Japanese Scientists Unveil Floating 3D Projection

Reuters - Innovations Video Online (Oct. 20, 2014) Scientists in Tokyo have demonstrated what they say is the world's first 3D projection that floats in mid air. A laser that fires a pulse up to a thousand times a second superheats molecules in the air, creating a spark which can be guided to certain points in the air to shape what the human eye perceives as an image. Matthew Stock reports. Video provided by Reuters
Powered by NewsLook.com
Google To Protect Against Piracy ... At A Cost

Google To Protect Against Piracy ... At A Cost

Newsy (Oct. 20, 2014) Google is changing its search-engine results to protect content producers from piracy — for a price. Video provided by Newsy
Powered by NewsLook.com
What We Know About Microsoft's Rumored Smartwatch

What We Know About Microsoft's Rumored Smartwatch

Newsy (Oct. 20, 2014) Microsoft will reportedly release a smartwatch that works across different mobile platforms, has a two-day battery life and tracks heart rate. Video provided by Newsy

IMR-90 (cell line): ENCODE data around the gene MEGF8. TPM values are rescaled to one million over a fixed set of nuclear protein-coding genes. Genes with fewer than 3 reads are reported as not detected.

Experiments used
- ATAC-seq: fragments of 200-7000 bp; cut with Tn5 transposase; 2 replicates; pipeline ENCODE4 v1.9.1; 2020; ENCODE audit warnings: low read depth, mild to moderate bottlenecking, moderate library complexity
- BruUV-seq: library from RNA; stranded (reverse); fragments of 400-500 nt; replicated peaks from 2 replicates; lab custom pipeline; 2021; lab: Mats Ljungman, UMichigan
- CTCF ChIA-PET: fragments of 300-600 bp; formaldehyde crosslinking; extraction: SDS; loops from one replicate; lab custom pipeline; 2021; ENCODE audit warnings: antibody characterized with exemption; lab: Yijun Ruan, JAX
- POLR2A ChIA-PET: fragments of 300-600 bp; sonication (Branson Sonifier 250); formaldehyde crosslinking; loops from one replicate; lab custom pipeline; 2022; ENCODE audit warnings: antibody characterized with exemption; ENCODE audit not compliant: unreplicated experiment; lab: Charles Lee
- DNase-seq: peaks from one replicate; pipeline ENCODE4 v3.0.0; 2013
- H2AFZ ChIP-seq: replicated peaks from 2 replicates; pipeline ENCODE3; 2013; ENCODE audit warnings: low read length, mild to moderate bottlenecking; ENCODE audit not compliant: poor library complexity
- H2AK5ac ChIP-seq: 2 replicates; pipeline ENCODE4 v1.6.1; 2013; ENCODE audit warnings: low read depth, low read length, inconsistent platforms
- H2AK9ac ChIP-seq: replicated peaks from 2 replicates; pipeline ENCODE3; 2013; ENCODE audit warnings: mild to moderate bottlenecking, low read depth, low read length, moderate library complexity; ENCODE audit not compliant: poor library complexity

Powered by NewsLook.com
Is Spotify Family A Great Deal Or Catching Up?

Is Spotify Family A Great Deal Or Catching Up?

Newsy (Oct. 20, 2014) Spotify Family lets you add a family member to your account for half price. Although users are excited, it's a move competitors have already made. Video provided by Newsy
Powered by NewsLook.com

Search ScienceDaily

Number of stories in archives: 140,361

Find with keyword(s):
Enter a keyword or phrase to search ScienceDaily for related topics and research stories.

Save/Print:
Share:

Breaking News:

Strange & Offbeat Stories


Space & Time

Matter & Energy

Computers & Math

In Other News

... from NewsDaily.com

Science News

Health News

Environment News

Technology News



Save/Print:
Share:

Free Subscriptions


Get the latest science news with ScienceDaily's free email newsletters, updated daily and weekly. Or view hourly updated newsfeeds in your RSS reader:

Get Social & Mobile


Keep up to date with the latest news from ScienceDaily via social networks and mobile apps:

Have Feedback?


Tell us what you think of ScienceDaily -- we welcome both positive and negative comments. Have any problems using the site? Questions?
Mobile: iPhone Android Web
Follow: Facebook Twitter Google+
Subscribe: RSS Feeds Email Newsletters
Latest Headlines Health & Medicine Mind & Brain Space & Time Matter & Energy Computers & Math Plants & Animals Earth & Climate Fossils & Ruins